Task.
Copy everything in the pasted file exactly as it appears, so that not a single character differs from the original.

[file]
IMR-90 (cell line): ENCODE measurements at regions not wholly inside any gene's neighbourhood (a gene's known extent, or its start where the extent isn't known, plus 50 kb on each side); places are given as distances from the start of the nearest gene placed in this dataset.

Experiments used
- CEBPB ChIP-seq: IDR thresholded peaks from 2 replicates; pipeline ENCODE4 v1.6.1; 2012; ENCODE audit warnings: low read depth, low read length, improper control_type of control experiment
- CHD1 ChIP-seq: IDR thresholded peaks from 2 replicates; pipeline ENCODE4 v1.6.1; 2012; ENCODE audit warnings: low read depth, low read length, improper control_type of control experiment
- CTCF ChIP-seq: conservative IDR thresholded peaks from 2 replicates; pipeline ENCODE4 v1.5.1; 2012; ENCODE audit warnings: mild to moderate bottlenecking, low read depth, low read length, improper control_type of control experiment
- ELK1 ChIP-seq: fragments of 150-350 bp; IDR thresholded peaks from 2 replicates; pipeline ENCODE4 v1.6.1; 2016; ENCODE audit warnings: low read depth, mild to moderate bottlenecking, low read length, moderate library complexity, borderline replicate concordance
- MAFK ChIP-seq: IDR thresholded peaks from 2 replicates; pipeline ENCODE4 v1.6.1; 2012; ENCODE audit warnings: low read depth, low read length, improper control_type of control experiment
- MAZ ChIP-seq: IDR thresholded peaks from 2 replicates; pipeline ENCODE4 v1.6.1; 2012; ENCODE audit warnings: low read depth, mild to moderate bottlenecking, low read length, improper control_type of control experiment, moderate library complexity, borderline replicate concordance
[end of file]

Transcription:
IMR-90 (cell line): ENCODE measurements at regions not wholly inside any gene's neighbourhood (a gene's known extent, or its start where the extent isn't known, plus 50 kb on each side); places are given as distances from the start of the nearest gene placed in this dataset.

Experiments used
- CEBPB ChIP-seq: IDR thresholded peaks from 2 replicates; pipeline ENCODE4 v1.6.1; 2012; ENCODE audit warnings: low read depth, low read length, improper control_type of control experiment
- CHD1 ChIP-seq: IDR thresholded peaks from 2 replicates; pipeline ENCODE4 v1.6.1; 2012; ENCODE audit warnings: low read depth, low read length, improper control_type of control experiment
- CTCF ChIP-seq: conservative IDR thresholded peaks from 2 replicates; pipeline ENCODE4 v1.5.1; 2012; ENCODE audit warnings: mild to moderate bottlenecking, low read depth, low read length, improper control_type of control experiment
- ELK1 ChIP-seq: fragments of 150-350 bp; IDR thresholded peaks from 2 replicates; pipeline ENCODE4 v1.6.1; 2016; ENCODE audit warnings: low read depth, mild to moderate bottlenecking, low read length, moderate library complexity, borderline replicate concordance
- MAFK ChIP-seq: IDR thresholded peaks from 2 replicates; pipeline ENCODE4 v1.6.1; 2012; ENCODE audit warnings: low read depth, low read length, improper control_type of control experiment
- MAZ ChIP-seq: IDR thresholded peaks from 2 replicates; pipeline ENCODE4 v1.6.1; 2012; ENCODE audit warnings: low read depth, mild to moderate bottlenecking, low read length, improper control_type of control experiment, moderate library complexity, borderline replicate concordance